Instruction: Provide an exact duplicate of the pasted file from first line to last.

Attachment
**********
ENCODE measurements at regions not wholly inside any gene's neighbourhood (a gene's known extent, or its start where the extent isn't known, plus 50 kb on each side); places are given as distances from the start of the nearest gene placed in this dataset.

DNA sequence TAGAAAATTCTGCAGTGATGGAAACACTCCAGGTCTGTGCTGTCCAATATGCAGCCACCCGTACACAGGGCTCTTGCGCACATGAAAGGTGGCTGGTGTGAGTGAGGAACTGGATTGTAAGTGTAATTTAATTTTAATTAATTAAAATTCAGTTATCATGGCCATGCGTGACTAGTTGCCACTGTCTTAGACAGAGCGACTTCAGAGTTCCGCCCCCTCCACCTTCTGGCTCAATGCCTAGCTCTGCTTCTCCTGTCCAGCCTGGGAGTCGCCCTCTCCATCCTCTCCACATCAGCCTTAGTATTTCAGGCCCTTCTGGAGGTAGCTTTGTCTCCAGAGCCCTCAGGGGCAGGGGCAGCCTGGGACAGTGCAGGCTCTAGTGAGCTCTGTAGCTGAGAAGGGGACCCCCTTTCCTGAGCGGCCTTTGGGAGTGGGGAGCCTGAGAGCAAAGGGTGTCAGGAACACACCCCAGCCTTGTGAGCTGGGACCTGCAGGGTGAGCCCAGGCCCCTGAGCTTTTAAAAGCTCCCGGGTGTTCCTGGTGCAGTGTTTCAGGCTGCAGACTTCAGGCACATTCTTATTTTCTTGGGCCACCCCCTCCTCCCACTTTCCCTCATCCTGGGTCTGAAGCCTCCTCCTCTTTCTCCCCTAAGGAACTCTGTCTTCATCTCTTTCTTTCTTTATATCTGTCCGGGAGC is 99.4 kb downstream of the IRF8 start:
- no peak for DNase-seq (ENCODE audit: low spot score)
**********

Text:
ENCODE measurements at regions not wholly inside any gene's neighbourhood (a gene's known extent, or its start where the extent isn't known, plus 50 kb on each side); places are given as distances from the start of the nearest gene placed in this dataset.

DNA sequence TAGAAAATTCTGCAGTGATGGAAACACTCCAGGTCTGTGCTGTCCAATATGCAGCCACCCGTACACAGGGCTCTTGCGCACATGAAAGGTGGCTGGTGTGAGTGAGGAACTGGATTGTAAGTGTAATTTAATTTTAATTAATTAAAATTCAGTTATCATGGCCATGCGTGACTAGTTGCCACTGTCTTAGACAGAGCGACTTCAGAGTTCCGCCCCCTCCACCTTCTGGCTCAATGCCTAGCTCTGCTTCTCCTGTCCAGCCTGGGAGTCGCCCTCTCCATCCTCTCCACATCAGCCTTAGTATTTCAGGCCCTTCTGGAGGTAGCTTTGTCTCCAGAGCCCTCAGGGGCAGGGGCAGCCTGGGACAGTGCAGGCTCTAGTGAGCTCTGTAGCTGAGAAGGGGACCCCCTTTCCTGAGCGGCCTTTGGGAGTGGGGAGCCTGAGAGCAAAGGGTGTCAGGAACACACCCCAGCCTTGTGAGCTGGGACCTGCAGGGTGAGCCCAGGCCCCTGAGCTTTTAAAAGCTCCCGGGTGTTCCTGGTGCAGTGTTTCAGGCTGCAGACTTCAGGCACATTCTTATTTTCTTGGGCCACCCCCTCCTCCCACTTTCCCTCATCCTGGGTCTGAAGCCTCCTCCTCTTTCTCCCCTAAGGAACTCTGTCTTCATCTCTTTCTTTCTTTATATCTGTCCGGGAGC is 99.4 kb downstream of the IRF8 start:
- no peak for DNase-seq (ENCODE audit: low spot score)